“If your hips are always feeling tight and stretching them hasn’t worked, it could be that they need to be strengthened. A lot of the time, we tend to put too much emphasis on stretching tight muscles instead of strengthening, especially the hip flexors,” Granat says. “A muscle that is weak can feel tight when there is a lack of motor control and strength.”

The best stretches for tight hips

The following exercises, demonstrated by Wickham, use self-myofascial release and active stretching. You’ll need an exercise mat, foam roller, and mobility ball (a tennis or lacrosse ball will also work).

1. Quad muscle and fascia release

Physical therapist demonstrating quad muscle and fascia release
Photo: Grayson Wickham, PT, DPT
  1. Start facedown on your forearms with a foam roller positioned under the front of your right thigh. (More specifically, apply pressure to the rectus femoris, the large muscle located in the center of the quadriceps.) Allow your left leg to rest on the floor beside the foam roller.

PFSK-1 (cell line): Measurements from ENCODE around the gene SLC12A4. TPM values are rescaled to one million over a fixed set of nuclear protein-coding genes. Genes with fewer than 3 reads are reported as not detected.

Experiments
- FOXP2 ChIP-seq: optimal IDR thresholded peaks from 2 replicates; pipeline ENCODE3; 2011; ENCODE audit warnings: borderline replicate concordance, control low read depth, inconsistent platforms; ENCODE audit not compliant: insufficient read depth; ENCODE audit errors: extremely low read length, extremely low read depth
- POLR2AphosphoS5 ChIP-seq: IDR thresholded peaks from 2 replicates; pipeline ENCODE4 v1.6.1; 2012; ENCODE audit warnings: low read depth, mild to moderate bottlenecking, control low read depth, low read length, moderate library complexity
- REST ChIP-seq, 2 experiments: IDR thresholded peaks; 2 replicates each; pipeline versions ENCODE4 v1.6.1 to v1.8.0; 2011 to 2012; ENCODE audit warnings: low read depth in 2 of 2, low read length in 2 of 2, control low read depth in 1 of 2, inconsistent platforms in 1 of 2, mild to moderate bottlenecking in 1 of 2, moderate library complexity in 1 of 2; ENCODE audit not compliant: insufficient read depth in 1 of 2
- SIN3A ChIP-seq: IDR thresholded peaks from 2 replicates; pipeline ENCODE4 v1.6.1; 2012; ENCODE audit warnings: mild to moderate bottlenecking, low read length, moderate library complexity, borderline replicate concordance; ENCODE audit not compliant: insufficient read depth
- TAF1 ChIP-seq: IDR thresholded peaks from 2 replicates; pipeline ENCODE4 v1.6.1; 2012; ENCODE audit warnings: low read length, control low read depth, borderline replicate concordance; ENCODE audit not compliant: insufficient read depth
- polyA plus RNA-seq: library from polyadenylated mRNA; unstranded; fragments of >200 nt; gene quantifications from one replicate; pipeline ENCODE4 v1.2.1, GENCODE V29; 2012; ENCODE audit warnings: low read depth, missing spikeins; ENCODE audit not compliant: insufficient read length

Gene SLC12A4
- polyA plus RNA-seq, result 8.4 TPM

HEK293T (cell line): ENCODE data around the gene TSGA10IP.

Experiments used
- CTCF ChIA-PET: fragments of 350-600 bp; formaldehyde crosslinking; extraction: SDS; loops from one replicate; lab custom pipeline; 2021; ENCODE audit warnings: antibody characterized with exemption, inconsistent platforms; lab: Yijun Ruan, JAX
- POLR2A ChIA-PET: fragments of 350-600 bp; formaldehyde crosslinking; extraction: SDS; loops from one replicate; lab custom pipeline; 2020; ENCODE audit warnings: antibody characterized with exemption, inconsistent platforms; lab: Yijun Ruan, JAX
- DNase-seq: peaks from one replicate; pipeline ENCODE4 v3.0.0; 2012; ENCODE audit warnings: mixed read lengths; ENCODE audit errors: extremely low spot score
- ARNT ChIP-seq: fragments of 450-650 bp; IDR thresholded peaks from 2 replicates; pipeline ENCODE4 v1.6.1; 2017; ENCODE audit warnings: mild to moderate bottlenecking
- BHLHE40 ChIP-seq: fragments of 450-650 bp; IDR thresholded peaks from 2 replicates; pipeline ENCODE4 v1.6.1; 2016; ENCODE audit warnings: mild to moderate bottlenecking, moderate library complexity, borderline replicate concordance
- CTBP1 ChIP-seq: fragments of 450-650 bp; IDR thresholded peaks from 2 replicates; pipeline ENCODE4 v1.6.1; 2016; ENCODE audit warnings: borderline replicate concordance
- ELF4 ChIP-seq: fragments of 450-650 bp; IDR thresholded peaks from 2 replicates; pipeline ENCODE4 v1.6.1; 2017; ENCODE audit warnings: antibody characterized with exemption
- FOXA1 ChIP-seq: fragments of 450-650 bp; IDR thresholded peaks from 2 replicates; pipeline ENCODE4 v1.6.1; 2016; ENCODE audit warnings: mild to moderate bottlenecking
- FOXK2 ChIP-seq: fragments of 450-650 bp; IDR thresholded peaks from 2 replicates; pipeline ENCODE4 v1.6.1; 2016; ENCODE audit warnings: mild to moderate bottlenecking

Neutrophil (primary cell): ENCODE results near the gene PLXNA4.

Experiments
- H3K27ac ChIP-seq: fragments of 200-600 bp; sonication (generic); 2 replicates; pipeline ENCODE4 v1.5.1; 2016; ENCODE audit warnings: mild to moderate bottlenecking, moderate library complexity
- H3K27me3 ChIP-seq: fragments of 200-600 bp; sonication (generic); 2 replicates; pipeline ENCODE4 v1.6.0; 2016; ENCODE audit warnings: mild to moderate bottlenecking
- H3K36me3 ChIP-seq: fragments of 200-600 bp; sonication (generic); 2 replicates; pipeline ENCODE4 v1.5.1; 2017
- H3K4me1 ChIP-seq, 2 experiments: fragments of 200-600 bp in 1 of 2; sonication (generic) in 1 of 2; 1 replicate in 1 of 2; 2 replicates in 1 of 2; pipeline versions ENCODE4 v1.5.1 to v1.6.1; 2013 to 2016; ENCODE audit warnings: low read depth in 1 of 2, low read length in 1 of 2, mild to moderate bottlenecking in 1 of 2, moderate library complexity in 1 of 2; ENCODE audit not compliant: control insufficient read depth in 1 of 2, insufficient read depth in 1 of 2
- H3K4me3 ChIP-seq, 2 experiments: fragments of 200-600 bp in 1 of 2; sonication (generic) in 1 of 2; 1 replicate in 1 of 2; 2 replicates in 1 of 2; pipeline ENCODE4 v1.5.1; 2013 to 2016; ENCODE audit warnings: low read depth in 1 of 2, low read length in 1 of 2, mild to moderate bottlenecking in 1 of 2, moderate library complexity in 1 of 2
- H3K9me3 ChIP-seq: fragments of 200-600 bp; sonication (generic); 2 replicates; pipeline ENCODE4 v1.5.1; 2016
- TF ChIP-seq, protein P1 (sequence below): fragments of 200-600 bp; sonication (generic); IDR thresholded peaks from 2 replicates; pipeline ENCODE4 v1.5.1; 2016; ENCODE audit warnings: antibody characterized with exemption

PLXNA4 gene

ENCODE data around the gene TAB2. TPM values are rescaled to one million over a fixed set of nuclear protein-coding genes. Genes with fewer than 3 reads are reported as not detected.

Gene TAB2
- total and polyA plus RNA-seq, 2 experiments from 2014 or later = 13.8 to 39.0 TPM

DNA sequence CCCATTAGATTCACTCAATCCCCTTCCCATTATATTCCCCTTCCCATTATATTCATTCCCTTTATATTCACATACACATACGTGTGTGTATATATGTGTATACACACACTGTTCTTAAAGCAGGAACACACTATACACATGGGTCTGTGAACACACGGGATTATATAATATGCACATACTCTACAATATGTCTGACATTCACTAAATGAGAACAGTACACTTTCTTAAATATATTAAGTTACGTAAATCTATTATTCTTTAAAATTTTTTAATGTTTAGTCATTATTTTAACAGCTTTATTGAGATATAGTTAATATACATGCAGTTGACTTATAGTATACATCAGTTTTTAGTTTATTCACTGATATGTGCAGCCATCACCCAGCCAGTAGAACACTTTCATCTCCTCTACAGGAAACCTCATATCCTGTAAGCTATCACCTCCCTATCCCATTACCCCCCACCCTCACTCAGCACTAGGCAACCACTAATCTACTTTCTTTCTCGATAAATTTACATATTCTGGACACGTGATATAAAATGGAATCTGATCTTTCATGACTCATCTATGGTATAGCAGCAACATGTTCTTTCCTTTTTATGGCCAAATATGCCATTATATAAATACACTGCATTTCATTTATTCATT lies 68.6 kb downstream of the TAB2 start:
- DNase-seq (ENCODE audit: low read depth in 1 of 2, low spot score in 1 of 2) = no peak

2. Roll and rock your quad over the foam roller until you land on a sensitive spot.
  3. Then, use your body weight to apply pressure. “The foam roller should be mild to moderately uncomfortable. You should not be tense or wincing in pain,” Wickham says.
  4. As you maintain pressure, maximally bend and straighten your right knee 3 to 4 times.
  5. Adjust the positioning of the roller by a millimeter or so to find a new tender spot. Again, bend and straighten your knee 3 to 4 times.
  6. Repeat for about 2 minutes, then switch legs.

2. Glute muscle and fascia release

Physical therapist demonstrating glute muscle and fascia release
Photo: Grayson Wickham, PT, DPT
  1. Sit on the floor with your left ankle resting on your right knee. Place a mobility ball under your left glute.
  2. Using your hands and right leg to maintain balance and support your weight, roll your glute over the ball until you land on a sensitive spot.